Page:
My point is that Warner Brothers has seriously screwed up the Looney Tunes franchise. So it makes sense that they're unpopular. And that brings me to my second point. Why SHOULD a first grader be watching this crap? I may watch too many kid shows or cartoons, but I believe that I have a good radar on good/bad kid shows. I didn't watch this crap that WB has been putting out. Nor should a kid.

When I was younger, my parents had many VHS tapes that had a number of Looney Tune made-for-TV movies that integrated many of the old Looney Tunes cartoons. Then sometime in elementary school, Looney Tunes aired on Nickelodeon after school (I think the revitalization of classic animation from Steven Spielberg like Tiny Toons and Animaniacs helped bring the Looney Tunes back). Needless to say, I fell in love with the cartoons that were popular 50 years ago. The slapstick humor, the perfectly fitting classical music, one man doing almost all the voices, the formula of the gags, the falls, the violence (and no, I did not want to go falling off cliffs and think I'd be fine). Everything was perfect.

My favorite was Wile E. Coyote and Roadrunner. The most bare-boned, pure chase sequenced, formulaic duo of them all. Those cartoons are almost like comic strips where the same thing happens every time and the punch line's always the same. The question was how were the animators going to take you there! I loved it!

After seeing many reruns over and over, it stopped airing probably at the turn of the millennium. The old cartoons do not appear on TV to this day (unless Boomerang has them, let's say basic cable). So kids today are missing out on what I watched over and over as kid growing up. Instead, they are growing up with anime, more 3-d animation, 50's-60's style animation.

So the third point. They're coming back. The show this fall will have Daffy and Bugs be roommates in a modern day cul-de-sac. Then the rest of the cast are neighbors.....this does not sound good. As much as I want the Looney Tunes to come back, I don't think that the new show will capture the same spirit. When Looney Tunes finally hit its stride come the mid 40's to the late 50's, there were mainly 3 directors that produced all the classics: Frix Freleng, Robert McKimson, and Chuck Jones. Surely, there was Tex Avery and Bob Clampett that got down the outrageous slapstick and are true pioneers to the WB animation department, but it was the great three that took the slapstick and refined it into almost "witty" slapstick. Remember there being a wacky Daffy Duck and Bugs Bunny? Just pure slapstick until Chuck Jones took them and gave them those classic gazes and become the dynamic duo they are now. In fact, I would dare say that the Looney Tunes are nothing without Chuck Jones' sensibilities. He virtually perfected the chase sequence and made a number of the characters who they are.

So what can a WB animation department do to perfect something that's already been perfected? It will take a lot of creative talent to redefine who the Looney Tunes are. It can be done I think. Many things like Superman, Batman, and other superhero have undergone many transformations and are always appealing to new generations. I just hope that the Looney Tunes will become a part of that tradition rather than the alternative route....

Wednesday, May 19, 2010

Inking Vicente Alcazar

Inking Vicente Alcazar was a dramatic departure from Frank Cho. In terms of detail, rendering of the brush to subject matter. Vicente Alcazar's work is very dramatic, with some great clothed figure renderings that remind me of old illustration masters Howard Pyle, N.C. Wyeth, etc. Very gruesome too. The latest Jonah Hex (which Alcazar is a regular artist for) is just plain awesome. I'd recommend it if you like gory things and emo kids.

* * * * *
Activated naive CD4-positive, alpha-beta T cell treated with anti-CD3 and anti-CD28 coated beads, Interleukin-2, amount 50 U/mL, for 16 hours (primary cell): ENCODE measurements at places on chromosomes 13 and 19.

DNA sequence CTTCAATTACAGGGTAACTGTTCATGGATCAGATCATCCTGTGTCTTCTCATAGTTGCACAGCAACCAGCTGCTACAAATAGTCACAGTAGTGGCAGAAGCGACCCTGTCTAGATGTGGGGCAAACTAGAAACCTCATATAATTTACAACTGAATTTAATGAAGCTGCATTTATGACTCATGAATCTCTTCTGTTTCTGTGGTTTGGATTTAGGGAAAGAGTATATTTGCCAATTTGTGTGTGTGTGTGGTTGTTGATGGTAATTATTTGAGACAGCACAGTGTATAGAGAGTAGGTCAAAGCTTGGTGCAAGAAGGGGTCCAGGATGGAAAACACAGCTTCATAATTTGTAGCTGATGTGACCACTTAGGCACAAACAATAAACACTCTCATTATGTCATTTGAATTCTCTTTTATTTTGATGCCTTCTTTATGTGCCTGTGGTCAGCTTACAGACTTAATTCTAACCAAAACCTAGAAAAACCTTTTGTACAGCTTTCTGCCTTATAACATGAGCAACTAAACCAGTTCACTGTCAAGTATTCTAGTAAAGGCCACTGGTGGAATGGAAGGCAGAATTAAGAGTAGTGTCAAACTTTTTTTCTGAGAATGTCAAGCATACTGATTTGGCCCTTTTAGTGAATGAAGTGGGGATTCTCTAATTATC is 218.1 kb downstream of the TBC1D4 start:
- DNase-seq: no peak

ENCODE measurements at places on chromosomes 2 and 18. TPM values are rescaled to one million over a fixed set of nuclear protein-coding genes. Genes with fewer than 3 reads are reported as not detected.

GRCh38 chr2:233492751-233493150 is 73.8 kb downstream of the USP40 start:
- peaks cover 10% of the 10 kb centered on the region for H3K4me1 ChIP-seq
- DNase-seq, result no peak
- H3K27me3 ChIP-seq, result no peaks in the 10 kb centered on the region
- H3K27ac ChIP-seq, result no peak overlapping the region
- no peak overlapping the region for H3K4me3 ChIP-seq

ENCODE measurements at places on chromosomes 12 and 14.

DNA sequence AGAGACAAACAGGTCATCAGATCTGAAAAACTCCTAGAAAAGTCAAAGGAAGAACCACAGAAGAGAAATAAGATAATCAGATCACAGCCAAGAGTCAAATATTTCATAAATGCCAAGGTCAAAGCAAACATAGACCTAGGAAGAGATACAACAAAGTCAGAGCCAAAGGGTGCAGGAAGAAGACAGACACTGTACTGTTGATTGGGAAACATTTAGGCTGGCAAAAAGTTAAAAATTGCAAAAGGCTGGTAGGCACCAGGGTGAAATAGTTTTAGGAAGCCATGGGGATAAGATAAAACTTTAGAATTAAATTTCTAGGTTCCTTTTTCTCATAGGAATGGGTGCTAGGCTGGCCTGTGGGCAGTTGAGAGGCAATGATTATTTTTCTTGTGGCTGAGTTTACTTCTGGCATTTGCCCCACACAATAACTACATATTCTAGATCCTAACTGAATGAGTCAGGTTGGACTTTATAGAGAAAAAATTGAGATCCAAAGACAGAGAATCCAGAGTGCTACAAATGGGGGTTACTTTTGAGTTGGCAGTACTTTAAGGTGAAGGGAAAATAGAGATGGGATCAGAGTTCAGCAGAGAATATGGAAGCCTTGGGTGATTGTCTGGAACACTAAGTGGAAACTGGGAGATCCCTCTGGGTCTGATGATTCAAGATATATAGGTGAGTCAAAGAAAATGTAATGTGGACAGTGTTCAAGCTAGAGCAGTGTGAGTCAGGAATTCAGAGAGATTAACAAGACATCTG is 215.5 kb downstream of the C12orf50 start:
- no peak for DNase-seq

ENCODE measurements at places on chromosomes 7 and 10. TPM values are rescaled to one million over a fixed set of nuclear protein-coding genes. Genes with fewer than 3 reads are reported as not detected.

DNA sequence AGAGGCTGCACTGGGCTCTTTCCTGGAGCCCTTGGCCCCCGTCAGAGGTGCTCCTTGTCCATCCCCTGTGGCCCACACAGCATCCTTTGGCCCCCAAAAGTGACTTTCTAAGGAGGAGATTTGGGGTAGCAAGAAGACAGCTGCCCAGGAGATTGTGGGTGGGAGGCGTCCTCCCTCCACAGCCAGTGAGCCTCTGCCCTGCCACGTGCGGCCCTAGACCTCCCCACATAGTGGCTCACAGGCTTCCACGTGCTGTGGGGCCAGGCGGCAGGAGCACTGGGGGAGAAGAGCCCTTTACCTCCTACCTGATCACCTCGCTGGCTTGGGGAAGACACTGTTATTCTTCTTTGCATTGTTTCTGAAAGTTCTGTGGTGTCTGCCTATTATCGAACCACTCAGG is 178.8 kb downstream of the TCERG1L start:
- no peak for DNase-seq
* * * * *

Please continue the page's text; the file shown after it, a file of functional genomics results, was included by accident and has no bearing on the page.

Friday, May 14, 2010

Design Work?

I am currently putting my design portfolio together to help me find a new job. One that pays better! that will be super fun! Hopefully...... and so on.

I don't know when this particular idea came to fruition, but over the past couple weeks, I've been reading about human population growth and how civilization constantly tries to work around critical mass, the level at which a population begins exceeding its environment's resources. Needless to say, the tripling of the human population in the past 100 years now brings to mind what will be the next invention or revolution to continue to support the human population. I don't like particularly thinking about what may happen in 40 years when the human population reaches 9 billion and all of earth's resources being exhausted. It's a strange feeling.

Anyhow, I came up with this idea out of my head, and put it to paper. I wanted to use a really bold, slab serif typeface and chose Rockwell extra bold. Then I tracked the letters as close as possible to make a crowded feeling which serves the theme well. Then making the o's were fun.

I realize that I do enjoy making design, but I like the handmade stuff so much more. Using the computer as a tool, it does help me give many new viable options. However, drawing is the best part of the work. Drawing about 500-1000 tiny faces I say and then block painting them was the best. It looks the coolest! I think I rambled on too much.

Wednesday, May 12, 2010

New Political Cartoon

I like the ink splots. It's fun.

Monday, May 10, 2010

Inking Frank Cho

I love Frank Cho's work. Though I do love his slapstick, Looney Toon-esque writing and comedy, I feel that he was always into the craft of comics more. I can't complain. It's very very precise and tight.

Thursday, May 6, 2010

New Political Cartoon

New cartoon!

Tuesday, May 4, 2010

I just Ralphed

The next book on my reading list is "Fear and Loathing in Las Vegas." But I couldn't wait to stare at Ralph Steadman's maniacal ink work! I like the immediacy of black and white work, and Ralph Steadman's drawing's smack you right in the face. Such alive work. A good couple ideas to keep in mind.